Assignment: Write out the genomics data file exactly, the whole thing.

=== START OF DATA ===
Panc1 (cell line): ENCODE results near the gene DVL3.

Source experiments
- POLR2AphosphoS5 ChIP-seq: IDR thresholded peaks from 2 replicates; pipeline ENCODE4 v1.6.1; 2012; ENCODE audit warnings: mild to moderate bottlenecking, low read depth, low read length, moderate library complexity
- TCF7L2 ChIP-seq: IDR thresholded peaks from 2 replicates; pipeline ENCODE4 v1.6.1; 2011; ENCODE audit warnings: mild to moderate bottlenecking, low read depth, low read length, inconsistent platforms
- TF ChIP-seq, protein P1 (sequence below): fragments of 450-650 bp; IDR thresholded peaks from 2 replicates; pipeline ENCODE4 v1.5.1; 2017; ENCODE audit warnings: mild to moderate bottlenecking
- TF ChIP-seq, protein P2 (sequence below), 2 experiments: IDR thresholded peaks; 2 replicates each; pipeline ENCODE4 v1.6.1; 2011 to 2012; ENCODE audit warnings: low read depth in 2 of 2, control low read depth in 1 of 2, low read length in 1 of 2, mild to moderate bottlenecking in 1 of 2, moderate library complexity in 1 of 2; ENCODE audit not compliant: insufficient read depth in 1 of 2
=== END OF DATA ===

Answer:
Panc1 (cell line): ENCODE results near the gene DVL3.

Source experiments
- POLR2AphosphoS5 ChIP-seq: IDR thresholded peaks from 2 replicates; pipeline ENCODE4 v1.6.1; 2012; ENCODE audit warnings: mild to moderate bottlenecking, low read depth, low read length, moderate library complexity
- TCF7L2 ChIP-seq: IDR thresholded peaks from 2 replicates; pipeline ENCODE4 v1.6.1; 2011; ENCODE audit warnings: mild to moderate bottlenecking, low read depth, low read length, inconsistent platforms
- TF ChIP-seq, protein P1 (sequence below): fragments of 450-650 bp; IDR thresholded peaks from 2 replicates; pipeline ENCODE4 v1.5.1; 2017; ENCODE audit warnings: mild to moderate bottlenecking
- TF ChIP-seq, protein P2 (sequence below), 2 experiments: IDR thresholded peaks; 2 replicates each; pipeline ENCODE4 v1.6.1; 2011 to 2012; ENCODE audit warnings: low read depth in 2 of 2, control low read depth in 1 of 2, low read length in 1 of 2, mild to moderate bottlenecking in 1 of 2, moderate library complexity in 1 of 2; ENCODE audit not compliant: insufficient read depth in 1 of 2